Richard Clayton QC’s recent article for the UK Constitutional Law Association “The Brexit Case That Never Was…” (see here) whetted one’s appetite for a constitutional debate which – sandwiched in between the most controversial referendum result in British history and a snap general election – is riper than ever.

Clayton’s central theory is interesting: with the furore around the Miller [2017] case, one ponders a potential opportunity missed by those aggrieved by last June’s result. He points to a potential route of challenge against the outcome which makes Miller seem like the proverbial storm in a tea-cup both in terms of constitutional reach and potential impact on party politics outside of Brexit.

Section 115(2)(b) of the Representation of People Act 1983 (“oh, of course, that one!” I hear you cry in unison!) – is the star of the show. This creates an offence in circumstances – in short – where a person by ‘fraudulent device or contrivance’ compels, induces or prevails upon (or intends to do so) an elector either to vote or to refrain from voting in an electoral campaign. 

Although the provision is a creature of criminal law, nothing in the enabling regulations for the EU referendum confined it as such. And so, a claimant in judicial review could, (at least have) in theory, have applied to the Administrative Court to seek a declaration that s 115 had been breached.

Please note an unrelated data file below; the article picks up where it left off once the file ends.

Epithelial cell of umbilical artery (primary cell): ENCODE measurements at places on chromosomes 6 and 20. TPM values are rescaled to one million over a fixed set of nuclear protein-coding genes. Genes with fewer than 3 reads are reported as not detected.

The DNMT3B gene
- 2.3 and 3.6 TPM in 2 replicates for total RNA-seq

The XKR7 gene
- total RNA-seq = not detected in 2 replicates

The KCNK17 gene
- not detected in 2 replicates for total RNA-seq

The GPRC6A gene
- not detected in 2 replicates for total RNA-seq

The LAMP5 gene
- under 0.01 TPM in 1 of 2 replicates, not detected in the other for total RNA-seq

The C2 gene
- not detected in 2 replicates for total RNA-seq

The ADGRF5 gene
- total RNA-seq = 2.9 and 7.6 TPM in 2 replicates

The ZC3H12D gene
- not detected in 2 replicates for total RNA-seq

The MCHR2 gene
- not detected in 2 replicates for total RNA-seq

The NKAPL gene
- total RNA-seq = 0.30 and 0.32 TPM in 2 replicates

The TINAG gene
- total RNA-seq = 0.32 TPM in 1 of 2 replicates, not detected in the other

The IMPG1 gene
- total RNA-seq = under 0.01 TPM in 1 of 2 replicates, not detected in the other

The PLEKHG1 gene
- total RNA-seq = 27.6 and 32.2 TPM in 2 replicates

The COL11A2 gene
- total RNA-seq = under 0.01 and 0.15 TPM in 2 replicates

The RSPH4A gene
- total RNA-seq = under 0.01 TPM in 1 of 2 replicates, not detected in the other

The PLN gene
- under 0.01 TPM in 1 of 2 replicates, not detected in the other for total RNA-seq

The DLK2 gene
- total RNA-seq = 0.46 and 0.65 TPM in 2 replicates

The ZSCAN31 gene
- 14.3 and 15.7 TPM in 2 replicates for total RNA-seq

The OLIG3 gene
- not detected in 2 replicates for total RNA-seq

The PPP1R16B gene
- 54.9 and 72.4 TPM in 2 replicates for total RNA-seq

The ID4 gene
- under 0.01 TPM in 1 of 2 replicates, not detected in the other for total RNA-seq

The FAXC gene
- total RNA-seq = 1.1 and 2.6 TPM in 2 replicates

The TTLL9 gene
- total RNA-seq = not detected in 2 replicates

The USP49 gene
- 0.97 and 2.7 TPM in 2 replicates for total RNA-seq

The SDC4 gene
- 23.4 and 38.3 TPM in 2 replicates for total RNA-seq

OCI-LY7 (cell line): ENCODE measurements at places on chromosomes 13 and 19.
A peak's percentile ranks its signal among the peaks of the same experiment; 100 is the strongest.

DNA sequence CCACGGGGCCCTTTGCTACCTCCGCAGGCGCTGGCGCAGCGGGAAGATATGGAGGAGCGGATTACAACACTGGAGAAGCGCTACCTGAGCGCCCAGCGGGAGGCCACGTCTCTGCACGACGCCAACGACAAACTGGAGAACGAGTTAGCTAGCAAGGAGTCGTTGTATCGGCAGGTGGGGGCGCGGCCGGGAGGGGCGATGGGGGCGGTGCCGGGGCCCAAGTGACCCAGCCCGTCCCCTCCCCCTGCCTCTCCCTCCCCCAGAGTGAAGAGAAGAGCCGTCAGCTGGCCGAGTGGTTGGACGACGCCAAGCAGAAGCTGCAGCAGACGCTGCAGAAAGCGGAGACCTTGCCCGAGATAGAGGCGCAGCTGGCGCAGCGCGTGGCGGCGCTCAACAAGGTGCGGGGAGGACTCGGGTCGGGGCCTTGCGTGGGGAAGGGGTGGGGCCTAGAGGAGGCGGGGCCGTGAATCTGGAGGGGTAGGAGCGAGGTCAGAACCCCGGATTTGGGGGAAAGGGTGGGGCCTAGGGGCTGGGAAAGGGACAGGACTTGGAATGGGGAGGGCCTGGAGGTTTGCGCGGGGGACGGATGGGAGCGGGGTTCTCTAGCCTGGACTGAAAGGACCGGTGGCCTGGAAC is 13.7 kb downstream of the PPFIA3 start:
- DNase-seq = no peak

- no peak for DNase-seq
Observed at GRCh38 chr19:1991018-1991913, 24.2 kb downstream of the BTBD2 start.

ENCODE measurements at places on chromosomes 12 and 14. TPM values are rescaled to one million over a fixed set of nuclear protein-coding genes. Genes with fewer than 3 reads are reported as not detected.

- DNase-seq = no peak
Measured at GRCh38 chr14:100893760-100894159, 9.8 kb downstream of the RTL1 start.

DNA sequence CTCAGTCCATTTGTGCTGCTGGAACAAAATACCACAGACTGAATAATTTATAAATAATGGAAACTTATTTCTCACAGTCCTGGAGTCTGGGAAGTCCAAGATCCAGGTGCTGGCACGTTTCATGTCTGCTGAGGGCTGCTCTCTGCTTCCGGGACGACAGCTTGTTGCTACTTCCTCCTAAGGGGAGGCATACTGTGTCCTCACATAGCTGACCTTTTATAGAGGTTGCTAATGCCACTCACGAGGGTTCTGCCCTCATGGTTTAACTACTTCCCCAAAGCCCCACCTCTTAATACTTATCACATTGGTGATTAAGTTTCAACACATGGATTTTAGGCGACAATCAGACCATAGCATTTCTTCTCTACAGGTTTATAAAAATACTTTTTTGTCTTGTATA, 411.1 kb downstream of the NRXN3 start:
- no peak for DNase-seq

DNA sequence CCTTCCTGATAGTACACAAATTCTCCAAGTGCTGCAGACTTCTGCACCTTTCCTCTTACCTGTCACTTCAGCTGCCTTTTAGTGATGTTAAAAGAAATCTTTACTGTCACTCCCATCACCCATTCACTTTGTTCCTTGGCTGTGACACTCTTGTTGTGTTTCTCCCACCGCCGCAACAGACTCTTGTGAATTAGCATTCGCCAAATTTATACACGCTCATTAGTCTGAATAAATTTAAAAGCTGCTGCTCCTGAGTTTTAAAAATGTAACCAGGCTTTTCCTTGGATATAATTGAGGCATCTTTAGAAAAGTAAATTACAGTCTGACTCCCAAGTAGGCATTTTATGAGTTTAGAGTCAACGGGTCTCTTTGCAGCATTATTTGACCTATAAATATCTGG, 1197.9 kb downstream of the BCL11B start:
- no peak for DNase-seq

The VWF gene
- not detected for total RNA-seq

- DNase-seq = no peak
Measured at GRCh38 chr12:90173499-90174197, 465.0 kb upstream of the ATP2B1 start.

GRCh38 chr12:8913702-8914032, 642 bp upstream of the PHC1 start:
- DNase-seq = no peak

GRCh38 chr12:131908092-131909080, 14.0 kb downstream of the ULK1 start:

Both Brexit camps were accused during the referendum, and have since, of being more than economical with the truth in terms of the potential effects of our divorce from the union. The famous Leave tour bus and Boris posters with pledges to ‘invest’ the funds into an NHS creaking at the seams are etched into the memory. So too Remain’s apparent misquoting of the Governor of the Bank of England’s concerns about the economic effects. 

Both campaigns might have been the subject of challenge but nobody took the plunge within the short timeframe judicial review requires. Why? Money, of course, will have been a significant factor – adverse costs orders are an obvious disincentive to what might be seen as a fairly novel and politically nuclear challenge (although given the advent of Crowd Funding and the widespread dissatisfaction with the result – it would be surprising if this would be as a big a hurdle as in any other ‘ordinary’ case). Impact on reputation and public condemnation (in probably the same measure as hero worship) also distinctly unappetising for most – just ask Gina Miller.

And so how does this play into the next six weeks?

Well, the bar has been set…or arguably lowered for political parties in the run-up to June 8th. Before Brexit, the biggest story of manifesto misadventure in the 21st century Britain was the Liberal Democrat abandonment of a stance on increasing student tuition fees which had been its platform for entrance into the coalition government. Since then, Trump’s wall also feeds the rhetoric.  

Propaganda and spin are, of course, nothing new but the behemoth of social media (the growth of which – even since the penultimate general election – has been incredible) and the opportunity it presents for distortion and hyperbole makes the clarity of message (from a constitutional if not a party political perspective) all the more important.

Although given the short timeframe before we’re all asked to cast our vote, one suspects that this might be one to revisit in 2022 – assuming the mandate awarded is one which because of money, reputational risk and/or (possibly latterly) the law, is beyond reproach…